The mandatory death penalty is on the decline, largely as a result of judicial challenges to its application. Since 2000, at least eighteen nations have discarded the mandatory death penalty. National tribunals in the Americas, India, and Sub-Saharan Africa have concluded that the mandatory death penalty is unconstitutionally arbitrary and/or inhumane, and some have determined that it violates the right to life, the right to due process, and separation of powers principles.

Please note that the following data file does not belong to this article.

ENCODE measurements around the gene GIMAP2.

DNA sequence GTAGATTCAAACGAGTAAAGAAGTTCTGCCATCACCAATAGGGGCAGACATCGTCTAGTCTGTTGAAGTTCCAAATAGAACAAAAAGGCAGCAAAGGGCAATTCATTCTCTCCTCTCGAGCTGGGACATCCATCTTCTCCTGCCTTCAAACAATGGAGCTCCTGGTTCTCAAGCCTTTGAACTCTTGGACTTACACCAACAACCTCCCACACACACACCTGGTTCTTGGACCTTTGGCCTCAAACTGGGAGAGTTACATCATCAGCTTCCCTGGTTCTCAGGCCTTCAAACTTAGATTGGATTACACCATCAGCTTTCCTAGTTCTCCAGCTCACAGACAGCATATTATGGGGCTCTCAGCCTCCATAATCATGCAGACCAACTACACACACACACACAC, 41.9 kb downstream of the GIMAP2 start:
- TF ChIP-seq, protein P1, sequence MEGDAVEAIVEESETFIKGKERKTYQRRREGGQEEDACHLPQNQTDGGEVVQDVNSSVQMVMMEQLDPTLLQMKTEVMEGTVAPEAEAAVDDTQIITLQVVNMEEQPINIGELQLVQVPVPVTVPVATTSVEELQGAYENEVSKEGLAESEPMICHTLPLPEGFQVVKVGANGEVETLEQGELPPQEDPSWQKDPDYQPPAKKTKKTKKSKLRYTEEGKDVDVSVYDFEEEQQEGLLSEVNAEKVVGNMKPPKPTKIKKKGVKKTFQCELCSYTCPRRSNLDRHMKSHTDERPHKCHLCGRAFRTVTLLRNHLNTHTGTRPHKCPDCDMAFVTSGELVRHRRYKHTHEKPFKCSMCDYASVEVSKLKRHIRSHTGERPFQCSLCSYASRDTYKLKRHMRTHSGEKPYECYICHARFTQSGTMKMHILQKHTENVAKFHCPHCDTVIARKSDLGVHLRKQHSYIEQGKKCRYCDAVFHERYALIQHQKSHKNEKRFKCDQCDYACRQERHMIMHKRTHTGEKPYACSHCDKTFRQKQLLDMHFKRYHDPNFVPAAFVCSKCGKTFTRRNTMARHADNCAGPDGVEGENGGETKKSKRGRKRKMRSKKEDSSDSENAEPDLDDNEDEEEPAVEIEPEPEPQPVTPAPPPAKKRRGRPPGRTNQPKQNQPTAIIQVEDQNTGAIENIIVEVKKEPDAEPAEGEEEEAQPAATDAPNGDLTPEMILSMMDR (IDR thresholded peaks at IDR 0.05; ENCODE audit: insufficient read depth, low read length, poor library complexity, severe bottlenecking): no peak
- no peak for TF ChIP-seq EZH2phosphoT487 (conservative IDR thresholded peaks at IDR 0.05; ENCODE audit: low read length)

In 1976, the United States Supreme Court was one of the first courts to strike down the mandatory death penalty, holding that the practice was both arbitrary and inhumane in violation of the Eighth Amendment to the U.S. Constitution.1 The Court emphasized that “the fundamental respect for humanity underlying the Eighth Amendment requires consideration of the character and record of the individual offender and the circumstances of the particular offense” during capital sentencing.2 In 1983, India’s Supreme Court likewise held that the mandatory death sentence was unconstitutional.3 The Indian court stressed that “[t]he legislature cannot make relevant circumstances irrelevant, deprive the courts of their legitimate jurisdiction to exercise their discretion not to impose the death sentence in appropriate cases, compel them to shut their eyes to mitigating circumstances and inflict upon them the dubious and unconscionable duty of imposing a preordained sentence of death.”4 The gravity of an offense “furnishes the guideline for punishment,” and if applied without regard to the circumstances of the offense and offender, the death penalty is irrational.5